• noun Synonyms Subject, Theme, Topic, Point, Thesis. The first three of these words are often popularly used as exactly synonymous. Daniel Webster puts within a few lines of each other the two following sentences: [If an American Thucydides should arise,] “may his theme not be a Peloponnesian war,” and [American history] “will furnish no topic for a Gibbon.” Yet, strictly in rhetoric, and more often in general use, subject is the broad word for anything written or spoken about, while theme is the word for the exact and generally narrower statement of the subject. A topic is a still narrower subject; there may be several interesting topics suggested under a single subject. A point is by its primary meaning the smallest possible subdivision under a subject. Thesis is a technical word for a subject which takes the form of an exact proposition or assertion which is to be proved: as, Luther fastened his ninety-five theses to the church-door. The paper in which the proof of a thesis is attempted is also called a thesis. A student's composition is often called a theme. The meaning of the other words is not extended to the written or spoken discourse. See proposition.
  • noun In geometry, the figure cut by the picture-plane.
  • noun In experimental psychology: The observer or reactor; the person upon whom an experiment is made.
  • noun More correctly, the person, normal or abnormal in mental condition, who is subjected to a mental test or an examination of mental efficiency.
  • To put, lay, or spread under; make subjacent.


from The American Heritage® Dictionary of the English Language, 4th Edition

[Middle English, from Old French, from Latin subiectus, from past participle of sūbicere, to subject : sub-, sub- + iacere, to throw; see yē- in Indo-European roots.]

from Wiktionary, Creative Commons Attribution/Share-Alike License

From Middle English subget, from Old French suget, from Latin subiectus ("lying under or near, adjacent, also subject, exposed"), as a noun, subiectus ("a subject, an inferior"), subiectum ("the subject of a proposition"), past participle of subiciō ("throw, lay, place"), from sub ("under, at the foot of") + iaciō ("throw, hurl").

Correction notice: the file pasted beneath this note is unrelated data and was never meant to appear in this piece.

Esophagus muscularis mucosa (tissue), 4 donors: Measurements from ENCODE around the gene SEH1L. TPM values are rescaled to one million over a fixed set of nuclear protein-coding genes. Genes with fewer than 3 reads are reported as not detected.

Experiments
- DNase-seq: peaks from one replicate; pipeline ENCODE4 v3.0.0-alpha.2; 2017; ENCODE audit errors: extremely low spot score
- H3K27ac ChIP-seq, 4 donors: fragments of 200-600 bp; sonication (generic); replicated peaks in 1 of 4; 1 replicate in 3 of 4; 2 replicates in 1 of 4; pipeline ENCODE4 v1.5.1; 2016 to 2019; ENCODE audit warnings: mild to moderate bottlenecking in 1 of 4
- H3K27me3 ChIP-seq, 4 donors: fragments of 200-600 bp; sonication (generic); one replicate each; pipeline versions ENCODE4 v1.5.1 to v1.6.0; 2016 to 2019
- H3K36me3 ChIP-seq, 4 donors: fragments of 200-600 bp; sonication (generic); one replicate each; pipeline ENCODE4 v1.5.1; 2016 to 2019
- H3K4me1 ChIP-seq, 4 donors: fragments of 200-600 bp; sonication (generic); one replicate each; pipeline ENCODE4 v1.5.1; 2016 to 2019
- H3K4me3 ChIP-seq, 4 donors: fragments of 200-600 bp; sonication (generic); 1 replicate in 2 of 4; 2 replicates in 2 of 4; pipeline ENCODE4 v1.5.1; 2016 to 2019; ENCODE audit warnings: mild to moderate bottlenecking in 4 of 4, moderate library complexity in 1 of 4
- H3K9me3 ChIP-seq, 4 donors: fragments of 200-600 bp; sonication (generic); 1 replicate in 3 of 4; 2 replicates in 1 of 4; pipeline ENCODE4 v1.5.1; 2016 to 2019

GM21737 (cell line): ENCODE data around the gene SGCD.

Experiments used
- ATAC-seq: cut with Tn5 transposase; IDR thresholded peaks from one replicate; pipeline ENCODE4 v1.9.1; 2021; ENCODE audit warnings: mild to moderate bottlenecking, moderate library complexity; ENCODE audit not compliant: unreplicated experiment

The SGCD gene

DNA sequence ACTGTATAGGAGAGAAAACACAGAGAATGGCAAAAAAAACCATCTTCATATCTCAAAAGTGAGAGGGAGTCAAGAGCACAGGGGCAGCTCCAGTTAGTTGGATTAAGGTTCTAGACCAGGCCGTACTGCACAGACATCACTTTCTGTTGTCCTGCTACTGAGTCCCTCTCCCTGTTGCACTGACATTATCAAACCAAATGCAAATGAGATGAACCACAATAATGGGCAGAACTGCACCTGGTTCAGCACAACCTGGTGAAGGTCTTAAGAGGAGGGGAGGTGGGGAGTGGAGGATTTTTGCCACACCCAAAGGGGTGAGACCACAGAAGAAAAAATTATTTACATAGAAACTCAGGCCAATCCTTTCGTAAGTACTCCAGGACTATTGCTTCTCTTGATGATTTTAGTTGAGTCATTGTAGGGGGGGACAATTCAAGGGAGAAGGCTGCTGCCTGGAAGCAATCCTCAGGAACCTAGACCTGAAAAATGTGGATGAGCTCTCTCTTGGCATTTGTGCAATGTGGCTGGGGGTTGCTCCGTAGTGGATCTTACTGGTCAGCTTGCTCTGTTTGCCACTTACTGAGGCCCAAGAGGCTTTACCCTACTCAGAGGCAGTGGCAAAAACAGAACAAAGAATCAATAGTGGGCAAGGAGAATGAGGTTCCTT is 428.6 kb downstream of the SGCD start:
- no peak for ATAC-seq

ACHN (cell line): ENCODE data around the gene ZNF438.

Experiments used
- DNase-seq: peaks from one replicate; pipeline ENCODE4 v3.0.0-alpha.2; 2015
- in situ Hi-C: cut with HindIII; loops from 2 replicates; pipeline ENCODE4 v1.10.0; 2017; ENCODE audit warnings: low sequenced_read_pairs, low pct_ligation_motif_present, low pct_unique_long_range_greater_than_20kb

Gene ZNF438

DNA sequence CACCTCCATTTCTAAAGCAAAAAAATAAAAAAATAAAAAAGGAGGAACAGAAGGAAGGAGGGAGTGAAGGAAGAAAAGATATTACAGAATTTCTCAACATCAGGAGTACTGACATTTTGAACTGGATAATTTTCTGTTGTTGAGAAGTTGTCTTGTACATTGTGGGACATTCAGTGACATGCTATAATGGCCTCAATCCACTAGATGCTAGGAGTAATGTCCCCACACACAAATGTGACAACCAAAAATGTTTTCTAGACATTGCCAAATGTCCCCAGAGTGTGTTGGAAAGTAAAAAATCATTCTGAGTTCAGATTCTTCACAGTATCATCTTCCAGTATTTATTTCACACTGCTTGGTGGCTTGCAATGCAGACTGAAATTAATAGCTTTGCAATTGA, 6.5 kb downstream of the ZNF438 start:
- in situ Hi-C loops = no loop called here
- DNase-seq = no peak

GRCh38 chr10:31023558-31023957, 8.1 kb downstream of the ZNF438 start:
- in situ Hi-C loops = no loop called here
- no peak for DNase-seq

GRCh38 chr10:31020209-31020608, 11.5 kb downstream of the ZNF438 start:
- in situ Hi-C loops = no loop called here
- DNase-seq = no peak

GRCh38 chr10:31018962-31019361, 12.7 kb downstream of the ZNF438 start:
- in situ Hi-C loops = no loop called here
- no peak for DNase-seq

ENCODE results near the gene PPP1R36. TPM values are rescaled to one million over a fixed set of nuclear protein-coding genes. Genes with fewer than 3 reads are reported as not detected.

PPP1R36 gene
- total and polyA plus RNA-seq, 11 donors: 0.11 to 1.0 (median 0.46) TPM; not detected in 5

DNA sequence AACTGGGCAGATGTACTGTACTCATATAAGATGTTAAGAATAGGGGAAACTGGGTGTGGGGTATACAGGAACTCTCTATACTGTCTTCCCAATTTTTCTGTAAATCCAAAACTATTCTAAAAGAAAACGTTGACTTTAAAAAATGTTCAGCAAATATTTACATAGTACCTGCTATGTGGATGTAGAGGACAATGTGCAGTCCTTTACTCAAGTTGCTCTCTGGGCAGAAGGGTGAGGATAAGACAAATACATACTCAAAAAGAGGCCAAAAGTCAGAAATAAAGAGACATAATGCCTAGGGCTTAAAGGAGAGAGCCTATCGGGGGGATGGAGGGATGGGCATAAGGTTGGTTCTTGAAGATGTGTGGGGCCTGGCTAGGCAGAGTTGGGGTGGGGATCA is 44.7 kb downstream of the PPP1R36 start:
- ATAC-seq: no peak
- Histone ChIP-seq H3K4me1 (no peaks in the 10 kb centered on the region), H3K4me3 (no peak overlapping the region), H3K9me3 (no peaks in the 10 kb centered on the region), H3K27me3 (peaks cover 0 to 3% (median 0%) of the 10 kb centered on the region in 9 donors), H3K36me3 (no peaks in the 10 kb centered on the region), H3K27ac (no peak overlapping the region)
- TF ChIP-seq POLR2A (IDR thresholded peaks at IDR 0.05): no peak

Help support Wordnik (and make this page ad-free) by adopting the word subject.


  • -- _Write five interrogative sentences, using the first word below as a subject; the second as a subject and then as a modifier of the subject; the third as a subject and then as a modifier of the subject_: --

    Higher Lessons in English A work on english grammar and composition

  • Knowing the anxiety that will be felt on this subject, though we doubt if the future King can be called _a subject_ at all, we have collected the following exclusive particulars: --

    Punch, or the London Charivari, Volume 1, November 20, 1841

  • Mr. Garnett having inquired what subject Butler and Jones would take up when they had finished “Narcissus, ” Butler said that they “might write an oratorio on some sacred subject”; and when Garnett asked whether they had anything in particular in mind, he replied that they were thinking of “The Woman Taken in Adultery.

    Samuel Butler: Diogenes of the Victorians

  • Note that this changes the return value in an array where every element is an array consisting of the matched string at index 0 and its string offset into $subject at index 1. offset: Normally, the search starts from the beginning of the subject string.


  • If matches are found, the new subject will be returned, otherwise $subject will be returned unchanged. pattern: The pattern to search for, as a string or an array with strings. callback: A callback that will be called and passed an array of matched elements in the $subject string.


  • $_POST [ "from"]; $subject = $_POST [ "subject"]; $message = $_POST [ "message"]; To specify from whom the e-mail is coming, use the optional fourth parameter for the mail () function, headers.

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  • Loop, Repeater run, mailto: \% Who\%? subject = \% subject\%&body = \% Message\% winwaitactive, \% subject\%

    AutoHotkey Community

  • Message = \% Text\% run, mailto: \% Who\%? subject = \% subject\%&body = \% Message\% winwaitactive, \% subject\%

    AutoHotkey Community

  • His words are, "to _yield obedience to_ the commands of a King, if against the true religion, against the ancient and fundamental laws of the land, is another sign of an ill subject:" -- "To _resist_ the lawful power of the King; to raise insurrection against the King; admit him adverse in his religion; _to conspire against his sacred person, or any ways to rebel, though commanding things against our consciences in exercising religion, or against the rights and privileges of the subject_, is an absolute sign of the disaffected and traitorous subject."

    Specimens of the Table Talk of Samuel Taylor Coleridge

  • (string) $this - > input - > post ( 'email', TRUE); $subject = (string) $this - > input - > post ( 'subject', TRUE); Latest 15 Tutorials